the church pharmacy, which she helped get licensed in North Carolina as a fully
functioning pharmacy. Of course, their stock is low compared to your average
“Probably the most important
thing to me is seeing God work in so many aspects,” Johnson said. “We try to be
open, to be obedient.”
The very first clinic they
saw one patient … and it was a church member. But soon their numbers began to
build. Now they average 25 each clinic.
Initially the clinic shared
space with Sunday School rooms so set up and take down for each clinic was
laborious. Now, the clinic has its own space in the church’s former children’s
They started with
commitments from two physicians and five to six physician assistants and nurse
practitioners. That pool has expanded.
“Seeing so many people
getting to use their skills” in ministry is exciting, Johnson said. “They
register the people to the glory of the Lord. They feel like they are
fulfilling their call.”
Clinic medical director
Landon Weeks looks forward to each clinic, in which sees six or seven patients.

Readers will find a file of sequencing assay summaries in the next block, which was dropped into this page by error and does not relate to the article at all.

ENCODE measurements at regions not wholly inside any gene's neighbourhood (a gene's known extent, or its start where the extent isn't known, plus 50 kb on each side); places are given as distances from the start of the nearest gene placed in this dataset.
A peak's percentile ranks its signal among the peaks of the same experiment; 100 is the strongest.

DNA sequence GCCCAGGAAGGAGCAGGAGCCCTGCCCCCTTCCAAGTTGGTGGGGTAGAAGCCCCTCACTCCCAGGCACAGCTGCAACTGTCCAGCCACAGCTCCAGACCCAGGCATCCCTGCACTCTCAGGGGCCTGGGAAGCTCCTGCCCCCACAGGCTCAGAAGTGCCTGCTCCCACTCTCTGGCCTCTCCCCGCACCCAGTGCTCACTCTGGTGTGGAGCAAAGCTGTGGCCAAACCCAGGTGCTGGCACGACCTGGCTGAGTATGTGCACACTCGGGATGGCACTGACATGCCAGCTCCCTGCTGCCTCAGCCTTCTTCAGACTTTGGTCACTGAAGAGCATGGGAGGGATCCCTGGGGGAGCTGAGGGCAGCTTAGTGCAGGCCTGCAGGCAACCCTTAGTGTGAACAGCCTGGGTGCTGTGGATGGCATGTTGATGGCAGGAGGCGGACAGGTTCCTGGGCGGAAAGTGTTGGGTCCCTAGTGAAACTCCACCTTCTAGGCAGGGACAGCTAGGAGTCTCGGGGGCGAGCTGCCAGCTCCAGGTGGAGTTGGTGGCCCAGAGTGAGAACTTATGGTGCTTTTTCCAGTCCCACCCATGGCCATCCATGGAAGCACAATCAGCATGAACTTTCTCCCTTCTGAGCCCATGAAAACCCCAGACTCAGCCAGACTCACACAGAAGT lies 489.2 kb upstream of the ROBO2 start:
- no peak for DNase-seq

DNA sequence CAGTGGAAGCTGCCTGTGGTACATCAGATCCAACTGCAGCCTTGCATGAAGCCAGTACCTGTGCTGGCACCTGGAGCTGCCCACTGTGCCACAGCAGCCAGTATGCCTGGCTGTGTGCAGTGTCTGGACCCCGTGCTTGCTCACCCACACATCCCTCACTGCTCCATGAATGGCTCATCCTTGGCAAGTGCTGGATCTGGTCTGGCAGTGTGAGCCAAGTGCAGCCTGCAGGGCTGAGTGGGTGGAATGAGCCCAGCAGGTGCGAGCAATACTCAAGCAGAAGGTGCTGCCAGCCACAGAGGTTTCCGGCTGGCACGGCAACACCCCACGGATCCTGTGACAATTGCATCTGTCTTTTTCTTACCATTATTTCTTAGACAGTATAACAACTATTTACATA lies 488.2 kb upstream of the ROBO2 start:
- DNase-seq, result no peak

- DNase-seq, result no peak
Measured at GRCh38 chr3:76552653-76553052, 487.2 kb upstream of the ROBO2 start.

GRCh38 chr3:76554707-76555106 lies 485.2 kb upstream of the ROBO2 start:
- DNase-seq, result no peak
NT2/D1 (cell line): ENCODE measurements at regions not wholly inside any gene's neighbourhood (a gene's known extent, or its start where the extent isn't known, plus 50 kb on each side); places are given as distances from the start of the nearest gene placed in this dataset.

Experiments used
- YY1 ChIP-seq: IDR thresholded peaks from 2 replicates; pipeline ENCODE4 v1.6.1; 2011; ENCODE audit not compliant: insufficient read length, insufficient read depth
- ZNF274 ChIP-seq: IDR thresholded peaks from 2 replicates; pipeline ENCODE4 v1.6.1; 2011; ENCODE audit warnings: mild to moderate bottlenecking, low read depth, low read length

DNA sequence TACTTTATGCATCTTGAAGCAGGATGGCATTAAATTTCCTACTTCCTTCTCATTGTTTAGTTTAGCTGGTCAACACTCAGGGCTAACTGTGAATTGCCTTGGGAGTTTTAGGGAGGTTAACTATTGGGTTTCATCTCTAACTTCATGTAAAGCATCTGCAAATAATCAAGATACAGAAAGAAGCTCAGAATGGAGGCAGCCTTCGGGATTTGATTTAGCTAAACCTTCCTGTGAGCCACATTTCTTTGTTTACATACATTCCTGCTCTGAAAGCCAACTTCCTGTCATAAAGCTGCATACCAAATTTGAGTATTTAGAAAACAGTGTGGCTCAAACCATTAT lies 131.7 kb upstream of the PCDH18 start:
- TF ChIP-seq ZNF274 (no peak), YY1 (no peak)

Some come for routine refills.
“So many folks work but
don’t have money for a doctor,” Weeks said. “We see many working poor.”
Weeks said that even if
access to health care becomes mandatory, there will always be people who will
fall through cracks of the system.
Weeks said he had been
involved in free clinics before his church started this one. They “petered out”
fairly quickly. “These are dedicated people,” he said. “I just really love
Acts 1:8 challenge
The clinic’s budget is
handled through a special offering through the church — Acts 1:8 offering.
Harrison calls the offering the church’s “commitment to embrace all the mission
fields … and to do it simultaneously.”
Last year this offering
collected more than $100,000, part of which went to pay for the clinic. The
rest goes to other ministries like Baptist Children’s Homes of North Carolina
and Baptist Hospital in Winston-Salem.
The offering is above the
people’s regular gifts and is separate from other offerings.
The church not only focuses
on its immediate community but works in other areas as well. Harrison said they
have partnerships with villages in India, Brazil and West Virginia. Members
also recently spent time in Myanmar and Ukraine.
“God can use whatever skill or abilities you have
to demonstrate His love and passion for people,” Harrison said. “People are
motivated to be a part of this (because they) get to see the difference it